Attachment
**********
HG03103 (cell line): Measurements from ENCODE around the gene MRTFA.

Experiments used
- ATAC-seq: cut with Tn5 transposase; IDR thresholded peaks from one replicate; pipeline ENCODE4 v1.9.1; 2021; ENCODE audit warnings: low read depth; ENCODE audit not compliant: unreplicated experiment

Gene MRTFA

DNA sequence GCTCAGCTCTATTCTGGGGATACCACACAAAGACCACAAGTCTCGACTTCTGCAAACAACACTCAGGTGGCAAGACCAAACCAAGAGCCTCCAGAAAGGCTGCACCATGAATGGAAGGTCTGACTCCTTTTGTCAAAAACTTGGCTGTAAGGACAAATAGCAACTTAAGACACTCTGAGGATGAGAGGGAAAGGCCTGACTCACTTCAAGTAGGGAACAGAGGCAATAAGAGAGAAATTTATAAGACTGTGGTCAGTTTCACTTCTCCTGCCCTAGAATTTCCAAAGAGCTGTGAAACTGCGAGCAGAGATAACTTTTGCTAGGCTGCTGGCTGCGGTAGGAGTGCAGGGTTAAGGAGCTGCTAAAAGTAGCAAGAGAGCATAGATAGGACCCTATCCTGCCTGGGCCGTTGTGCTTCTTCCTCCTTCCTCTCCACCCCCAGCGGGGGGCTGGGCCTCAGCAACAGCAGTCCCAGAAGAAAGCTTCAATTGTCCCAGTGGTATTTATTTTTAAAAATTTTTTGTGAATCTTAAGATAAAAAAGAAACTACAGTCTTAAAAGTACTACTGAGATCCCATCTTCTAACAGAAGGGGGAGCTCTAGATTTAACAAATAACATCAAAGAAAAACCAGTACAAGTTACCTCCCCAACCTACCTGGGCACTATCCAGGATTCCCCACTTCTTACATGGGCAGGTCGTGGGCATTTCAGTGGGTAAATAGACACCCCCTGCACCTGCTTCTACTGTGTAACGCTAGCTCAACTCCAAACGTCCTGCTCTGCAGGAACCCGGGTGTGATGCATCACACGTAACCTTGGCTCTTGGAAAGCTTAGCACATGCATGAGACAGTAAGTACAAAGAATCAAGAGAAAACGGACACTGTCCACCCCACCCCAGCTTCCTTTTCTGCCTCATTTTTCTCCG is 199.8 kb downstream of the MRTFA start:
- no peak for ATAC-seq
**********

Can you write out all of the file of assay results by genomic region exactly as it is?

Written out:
HG03103 (cell line): Measurements from ENCODE around the gene MRTFA.

Experiments used
- ATAC-seq: cut with Tn5 transposase; IDR thresholded peaks from one replicate; pipeline ENCODE4 v1.9.1; 2021; ENCODE audit warnings: low read depth; ENCODE audit not compliant: unreplicated experiment

Gene MRTFA

DNA sequence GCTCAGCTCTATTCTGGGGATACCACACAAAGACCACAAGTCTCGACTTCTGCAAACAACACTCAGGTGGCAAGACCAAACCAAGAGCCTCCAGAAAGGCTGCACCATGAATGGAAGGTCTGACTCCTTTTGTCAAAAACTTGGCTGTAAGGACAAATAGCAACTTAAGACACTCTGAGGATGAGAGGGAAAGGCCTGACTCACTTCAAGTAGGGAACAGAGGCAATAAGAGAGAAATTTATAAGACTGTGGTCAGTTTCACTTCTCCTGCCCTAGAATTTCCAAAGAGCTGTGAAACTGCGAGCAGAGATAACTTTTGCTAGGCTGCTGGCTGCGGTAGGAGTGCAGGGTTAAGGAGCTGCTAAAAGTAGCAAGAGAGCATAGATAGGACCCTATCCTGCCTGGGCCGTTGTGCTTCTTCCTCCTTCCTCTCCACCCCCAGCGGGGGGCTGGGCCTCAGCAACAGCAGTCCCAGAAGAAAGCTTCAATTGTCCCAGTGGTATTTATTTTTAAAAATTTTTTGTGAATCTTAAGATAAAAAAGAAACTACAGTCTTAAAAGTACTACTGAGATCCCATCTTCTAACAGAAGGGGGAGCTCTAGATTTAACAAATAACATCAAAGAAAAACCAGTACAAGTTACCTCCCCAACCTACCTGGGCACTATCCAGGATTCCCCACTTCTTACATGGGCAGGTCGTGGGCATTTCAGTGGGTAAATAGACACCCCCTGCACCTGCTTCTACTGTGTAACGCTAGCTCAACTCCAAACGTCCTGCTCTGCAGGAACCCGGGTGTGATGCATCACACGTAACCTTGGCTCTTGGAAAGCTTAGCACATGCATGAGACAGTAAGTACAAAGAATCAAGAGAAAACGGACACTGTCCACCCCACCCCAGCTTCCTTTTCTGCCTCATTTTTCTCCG is 199.8 kb downstream of the MRTFA start:
- no peak for ATAC-seq